Washington, D.C. — Today, the Center for American Progress, the Center for Community Change, and Make It Work released a new report detailing the findings of a public opinion survey on the state of child care in America and voters’ priorities for improving the system. The poll was conducted by GBA Strategies and surveyed 1,657 registered voters, with oversamples of African American and Hispanic women. A few key findings include:
- More than 7 in 10 parents say that finding quality, affordable child care is a serious problem.
- Nearly 8 in 10 voters support increasing funding for quality, affordable child care or other early childhood education programs—with roughly 7 in 10 voters saying that they would be “more likely” to vote for a candidate who supports increasing funding.
- Increasing funding for child care is not a partisan issue. Two-thirds of Republicans, 73 percent of independents, and 89 percent of Democrats support additional funding.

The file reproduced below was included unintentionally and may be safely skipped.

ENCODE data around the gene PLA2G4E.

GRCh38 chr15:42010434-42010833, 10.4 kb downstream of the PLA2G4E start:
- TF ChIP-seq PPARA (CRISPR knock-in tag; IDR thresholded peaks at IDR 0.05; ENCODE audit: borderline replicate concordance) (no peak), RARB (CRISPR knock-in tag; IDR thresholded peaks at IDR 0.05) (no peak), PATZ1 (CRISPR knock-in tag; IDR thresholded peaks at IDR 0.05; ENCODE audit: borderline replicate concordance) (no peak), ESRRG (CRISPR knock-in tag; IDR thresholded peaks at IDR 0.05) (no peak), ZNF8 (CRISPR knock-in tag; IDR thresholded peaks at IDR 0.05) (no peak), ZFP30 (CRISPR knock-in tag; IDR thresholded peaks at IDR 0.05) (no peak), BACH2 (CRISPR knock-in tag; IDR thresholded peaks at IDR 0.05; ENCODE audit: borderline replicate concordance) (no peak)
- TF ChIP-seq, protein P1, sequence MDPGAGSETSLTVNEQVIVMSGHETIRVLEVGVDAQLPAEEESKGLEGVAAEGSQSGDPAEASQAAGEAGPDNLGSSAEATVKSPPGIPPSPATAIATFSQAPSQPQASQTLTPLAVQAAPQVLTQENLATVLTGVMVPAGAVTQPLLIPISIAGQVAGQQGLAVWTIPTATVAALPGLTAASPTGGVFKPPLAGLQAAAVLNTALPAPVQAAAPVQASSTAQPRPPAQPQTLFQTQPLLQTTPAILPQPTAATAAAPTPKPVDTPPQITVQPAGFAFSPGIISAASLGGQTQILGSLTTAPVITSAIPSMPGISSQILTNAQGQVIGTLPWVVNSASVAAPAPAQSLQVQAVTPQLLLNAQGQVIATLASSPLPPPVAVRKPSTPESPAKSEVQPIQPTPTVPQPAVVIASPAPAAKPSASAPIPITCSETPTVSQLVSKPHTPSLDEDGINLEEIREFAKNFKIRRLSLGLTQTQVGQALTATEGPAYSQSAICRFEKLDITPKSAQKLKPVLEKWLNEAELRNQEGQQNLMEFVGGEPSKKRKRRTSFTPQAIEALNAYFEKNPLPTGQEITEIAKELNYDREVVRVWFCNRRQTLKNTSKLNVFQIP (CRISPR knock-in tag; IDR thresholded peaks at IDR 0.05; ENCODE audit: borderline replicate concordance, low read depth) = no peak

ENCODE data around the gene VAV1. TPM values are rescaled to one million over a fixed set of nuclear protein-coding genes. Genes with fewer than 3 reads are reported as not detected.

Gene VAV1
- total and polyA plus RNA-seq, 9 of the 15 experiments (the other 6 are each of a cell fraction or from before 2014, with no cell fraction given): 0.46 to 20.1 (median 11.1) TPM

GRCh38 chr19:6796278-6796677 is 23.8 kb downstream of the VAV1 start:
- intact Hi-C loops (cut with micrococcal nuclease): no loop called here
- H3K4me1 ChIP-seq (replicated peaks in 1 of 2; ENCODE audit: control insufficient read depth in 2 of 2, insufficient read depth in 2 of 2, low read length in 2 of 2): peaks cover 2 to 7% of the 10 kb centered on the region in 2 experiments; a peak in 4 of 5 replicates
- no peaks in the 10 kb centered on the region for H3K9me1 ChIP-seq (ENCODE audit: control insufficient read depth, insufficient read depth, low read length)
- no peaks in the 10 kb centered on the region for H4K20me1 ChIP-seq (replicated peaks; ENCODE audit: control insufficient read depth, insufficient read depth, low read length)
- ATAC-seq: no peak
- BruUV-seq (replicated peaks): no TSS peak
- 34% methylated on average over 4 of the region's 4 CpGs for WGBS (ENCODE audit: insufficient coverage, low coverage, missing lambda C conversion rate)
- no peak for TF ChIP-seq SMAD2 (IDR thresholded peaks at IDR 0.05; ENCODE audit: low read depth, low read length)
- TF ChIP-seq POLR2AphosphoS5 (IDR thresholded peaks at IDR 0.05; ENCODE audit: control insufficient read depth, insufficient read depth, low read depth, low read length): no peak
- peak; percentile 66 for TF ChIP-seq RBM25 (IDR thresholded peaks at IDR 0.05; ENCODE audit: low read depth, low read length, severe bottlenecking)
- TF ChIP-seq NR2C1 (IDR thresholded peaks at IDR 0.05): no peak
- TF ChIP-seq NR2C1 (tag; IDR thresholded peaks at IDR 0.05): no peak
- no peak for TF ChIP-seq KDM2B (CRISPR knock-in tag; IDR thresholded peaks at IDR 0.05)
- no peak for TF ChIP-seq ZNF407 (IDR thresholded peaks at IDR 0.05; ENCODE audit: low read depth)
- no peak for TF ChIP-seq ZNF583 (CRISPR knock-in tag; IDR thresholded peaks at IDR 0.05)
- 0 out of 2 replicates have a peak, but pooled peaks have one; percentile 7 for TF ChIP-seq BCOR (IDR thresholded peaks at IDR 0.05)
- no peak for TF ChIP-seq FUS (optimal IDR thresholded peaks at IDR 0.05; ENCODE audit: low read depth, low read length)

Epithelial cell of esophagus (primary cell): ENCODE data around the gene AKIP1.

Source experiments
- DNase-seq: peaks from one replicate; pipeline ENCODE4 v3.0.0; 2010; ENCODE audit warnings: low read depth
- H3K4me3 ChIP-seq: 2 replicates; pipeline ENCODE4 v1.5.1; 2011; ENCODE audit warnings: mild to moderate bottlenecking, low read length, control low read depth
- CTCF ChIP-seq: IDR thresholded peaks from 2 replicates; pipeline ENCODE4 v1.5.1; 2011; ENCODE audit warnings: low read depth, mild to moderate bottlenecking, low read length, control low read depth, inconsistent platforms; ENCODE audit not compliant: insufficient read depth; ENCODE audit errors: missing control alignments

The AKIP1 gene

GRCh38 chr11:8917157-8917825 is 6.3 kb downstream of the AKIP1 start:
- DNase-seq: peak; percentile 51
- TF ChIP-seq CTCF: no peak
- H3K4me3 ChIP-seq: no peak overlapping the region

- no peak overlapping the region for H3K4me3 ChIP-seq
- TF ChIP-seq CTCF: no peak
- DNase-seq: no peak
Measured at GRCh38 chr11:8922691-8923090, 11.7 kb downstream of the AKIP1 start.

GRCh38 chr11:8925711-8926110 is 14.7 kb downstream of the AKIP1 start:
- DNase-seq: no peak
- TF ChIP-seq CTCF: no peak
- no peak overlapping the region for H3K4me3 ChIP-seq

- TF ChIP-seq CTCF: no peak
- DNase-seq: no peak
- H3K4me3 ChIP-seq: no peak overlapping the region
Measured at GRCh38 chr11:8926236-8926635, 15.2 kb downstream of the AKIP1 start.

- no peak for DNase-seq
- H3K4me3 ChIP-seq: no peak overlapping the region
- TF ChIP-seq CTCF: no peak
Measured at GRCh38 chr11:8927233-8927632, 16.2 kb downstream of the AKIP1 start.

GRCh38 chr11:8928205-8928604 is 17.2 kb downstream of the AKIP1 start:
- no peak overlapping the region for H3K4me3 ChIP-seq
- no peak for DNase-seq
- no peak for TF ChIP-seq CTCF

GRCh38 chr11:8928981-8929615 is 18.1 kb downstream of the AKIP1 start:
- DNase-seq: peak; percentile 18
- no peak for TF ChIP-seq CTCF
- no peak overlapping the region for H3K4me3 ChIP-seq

- Voters are roughly twice as likely to believe that state and local elected officials are better positioned to improve child care quality and affordability than Congress, the private sector, or nonprofit organizations.
“Too many families are struggling to find affordable, high-quality child care, and that is impeding parents’ ability to find higher-paying jobs, get additional education or training, and provide for their families,” said John Halpin, senior fellow at CAP. “This poll finds broad, bipartisan support for investing in programs to improve child care affordability, quality, and accessibility—and it provides strong evidence that voters will reward candidates who support these policies.”
The release of the findings comes a day before the one-year anniversary of the Child Care for Working Families Act, the leading piece of federal legislation to improve child care quality and affordability for working families. A new CAP analysis finds that, under the legislation, 40 million children would be income-eligible for child care assistance, and the median family’s weekly child care payment in every state would not exceed $45.
For a complete analysis of the poll results, please click here to read “Affordable Child Care and Early Learning for All Families” by John Halpin, Karl Agne and Margie Omero. CAP will release state-specific polling results for Georgia, Minnesota, Nevada, New Mexico, and Ohio tomorrow.
For more information on this topic or to connect with an expert, please contact Colin Seeberger at firstname.lastname@example.org or 214.223.2913.